This article describes the trial, press coverage, and eventual pardon of Esther Johnson, a young Nigerian who murdered her lover, a British railroad employee, in 1953. These events offer insights into the social history of mid-twentieth-century southern Nigeria as well as the relationship between sexuality and colonialism. While scholars have highlighted the threats that mixed-race sexual unions represented to colonial establishments, they have paid less attention to local interpretations of such relationships, particularly in contexts with few European settlers and waning colonial power. Although British administrators and, later, independence-era politicians viewed this case in terms of race and nationalism, newspapers depicted Johnson simply as an attractive young woman wronged by her boyfriend. In fact, the press coverage of the case—with its emphasis on tragic romance, glamorous characters, and moral lessons to be pondered—reads very much like the local, popular literature of the era. While Esther Johnson did come to symbolize Nigerian nationalism, her saga also resonated with the reading public's preoccupations about love and romance. Colonial boundaries may have been at stake, but the meanings that administrators and politicians attached to the case were not necessarily the same as those of participants or Nigerian observers.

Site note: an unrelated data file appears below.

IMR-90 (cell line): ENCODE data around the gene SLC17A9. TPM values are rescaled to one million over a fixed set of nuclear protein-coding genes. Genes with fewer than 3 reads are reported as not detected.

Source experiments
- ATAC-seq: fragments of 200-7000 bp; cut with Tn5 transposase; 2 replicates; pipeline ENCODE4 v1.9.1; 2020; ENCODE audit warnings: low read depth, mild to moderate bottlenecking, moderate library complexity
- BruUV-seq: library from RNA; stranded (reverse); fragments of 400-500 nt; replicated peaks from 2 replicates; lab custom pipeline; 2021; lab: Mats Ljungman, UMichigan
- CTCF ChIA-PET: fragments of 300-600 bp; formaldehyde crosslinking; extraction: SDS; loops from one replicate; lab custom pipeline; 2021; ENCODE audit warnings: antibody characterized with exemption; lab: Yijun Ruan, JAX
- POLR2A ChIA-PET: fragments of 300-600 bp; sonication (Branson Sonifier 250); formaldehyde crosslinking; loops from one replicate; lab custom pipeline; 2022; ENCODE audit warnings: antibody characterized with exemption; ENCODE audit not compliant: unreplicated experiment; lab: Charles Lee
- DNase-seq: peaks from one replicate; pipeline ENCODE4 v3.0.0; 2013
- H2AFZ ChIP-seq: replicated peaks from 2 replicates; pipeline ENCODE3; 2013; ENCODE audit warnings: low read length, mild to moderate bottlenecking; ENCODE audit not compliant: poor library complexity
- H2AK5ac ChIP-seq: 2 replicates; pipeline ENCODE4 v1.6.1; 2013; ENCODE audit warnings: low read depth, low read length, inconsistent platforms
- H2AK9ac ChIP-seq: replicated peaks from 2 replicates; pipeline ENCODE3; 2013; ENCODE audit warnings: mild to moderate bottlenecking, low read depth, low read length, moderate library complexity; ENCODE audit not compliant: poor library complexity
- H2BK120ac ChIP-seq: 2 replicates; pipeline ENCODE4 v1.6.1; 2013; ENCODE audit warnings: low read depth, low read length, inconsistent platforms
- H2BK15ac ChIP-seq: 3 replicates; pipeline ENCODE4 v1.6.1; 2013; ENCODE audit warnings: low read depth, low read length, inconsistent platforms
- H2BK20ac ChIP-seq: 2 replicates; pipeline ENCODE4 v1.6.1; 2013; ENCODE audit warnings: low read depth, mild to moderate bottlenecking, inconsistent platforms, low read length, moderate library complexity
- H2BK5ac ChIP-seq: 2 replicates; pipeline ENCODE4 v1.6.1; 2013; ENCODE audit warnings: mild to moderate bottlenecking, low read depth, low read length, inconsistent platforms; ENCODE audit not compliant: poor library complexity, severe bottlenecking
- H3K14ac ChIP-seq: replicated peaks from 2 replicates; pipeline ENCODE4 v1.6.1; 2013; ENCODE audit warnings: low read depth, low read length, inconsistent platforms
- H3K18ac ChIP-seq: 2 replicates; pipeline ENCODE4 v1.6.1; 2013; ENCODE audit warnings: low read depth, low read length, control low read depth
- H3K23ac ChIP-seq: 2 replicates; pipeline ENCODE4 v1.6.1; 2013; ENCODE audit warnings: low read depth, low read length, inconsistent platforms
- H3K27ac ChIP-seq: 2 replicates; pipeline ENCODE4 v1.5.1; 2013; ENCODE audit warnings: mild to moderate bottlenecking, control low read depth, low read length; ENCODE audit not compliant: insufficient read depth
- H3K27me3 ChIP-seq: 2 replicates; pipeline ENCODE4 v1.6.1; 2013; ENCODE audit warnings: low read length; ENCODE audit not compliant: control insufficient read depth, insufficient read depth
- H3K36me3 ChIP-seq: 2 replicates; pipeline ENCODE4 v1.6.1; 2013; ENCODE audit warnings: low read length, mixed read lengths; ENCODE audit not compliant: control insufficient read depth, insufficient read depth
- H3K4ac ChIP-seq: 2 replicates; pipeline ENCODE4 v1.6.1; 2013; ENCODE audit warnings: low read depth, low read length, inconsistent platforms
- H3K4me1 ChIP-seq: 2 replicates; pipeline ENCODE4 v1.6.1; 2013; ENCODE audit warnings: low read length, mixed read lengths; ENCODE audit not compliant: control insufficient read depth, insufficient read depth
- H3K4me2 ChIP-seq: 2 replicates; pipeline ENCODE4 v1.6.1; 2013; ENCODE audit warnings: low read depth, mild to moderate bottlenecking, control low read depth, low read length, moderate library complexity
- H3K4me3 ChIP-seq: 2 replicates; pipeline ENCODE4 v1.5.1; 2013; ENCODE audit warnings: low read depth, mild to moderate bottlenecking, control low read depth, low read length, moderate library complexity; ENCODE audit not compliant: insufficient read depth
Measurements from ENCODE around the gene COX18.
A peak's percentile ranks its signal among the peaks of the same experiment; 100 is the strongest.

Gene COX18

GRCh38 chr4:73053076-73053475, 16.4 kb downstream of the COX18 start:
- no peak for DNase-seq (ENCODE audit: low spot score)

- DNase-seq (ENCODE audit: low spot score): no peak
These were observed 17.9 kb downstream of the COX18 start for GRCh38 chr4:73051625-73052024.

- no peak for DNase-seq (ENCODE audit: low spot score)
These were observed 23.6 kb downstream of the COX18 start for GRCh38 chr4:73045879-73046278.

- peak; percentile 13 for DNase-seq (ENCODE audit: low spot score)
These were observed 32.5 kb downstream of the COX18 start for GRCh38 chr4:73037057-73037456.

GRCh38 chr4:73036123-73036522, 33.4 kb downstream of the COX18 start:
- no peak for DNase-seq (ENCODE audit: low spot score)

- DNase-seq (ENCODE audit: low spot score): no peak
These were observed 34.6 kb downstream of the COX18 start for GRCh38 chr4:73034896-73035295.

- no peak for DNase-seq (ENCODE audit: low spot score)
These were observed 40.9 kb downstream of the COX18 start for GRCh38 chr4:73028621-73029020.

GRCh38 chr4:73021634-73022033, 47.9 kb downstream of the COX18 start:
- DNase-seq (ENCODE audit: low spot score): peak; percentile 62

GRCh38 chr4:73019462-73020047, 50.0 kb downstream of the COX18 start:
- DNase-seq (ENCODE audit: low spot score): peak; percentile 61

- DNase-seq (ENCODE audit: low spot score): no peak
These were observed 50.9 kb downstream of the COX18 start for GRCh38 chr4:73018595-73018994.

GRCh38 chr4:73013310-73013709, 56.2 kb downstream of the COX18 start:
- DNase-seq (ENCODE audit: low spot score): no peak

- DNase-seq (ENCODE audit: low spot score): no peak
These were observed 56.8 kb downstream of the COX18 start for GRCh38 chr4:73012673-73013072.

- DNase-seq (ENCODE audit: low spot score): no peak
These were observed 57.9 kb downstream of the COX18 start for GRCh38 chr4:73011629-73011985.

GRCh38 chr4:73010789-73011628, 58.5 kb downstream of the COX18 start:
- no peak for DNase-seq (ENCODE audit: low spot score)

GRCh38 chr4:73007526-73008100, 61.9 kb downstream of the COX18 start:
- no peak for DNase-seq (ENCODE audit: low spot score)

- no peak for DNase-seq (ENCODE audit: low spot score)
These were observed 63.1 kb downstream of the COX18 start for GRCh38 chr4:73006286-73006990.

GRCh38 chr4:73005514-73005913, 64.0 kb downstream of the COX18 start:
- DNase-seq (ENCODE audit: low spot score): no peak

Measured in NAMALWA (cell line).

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pp. 118-141
Launched on MUSE
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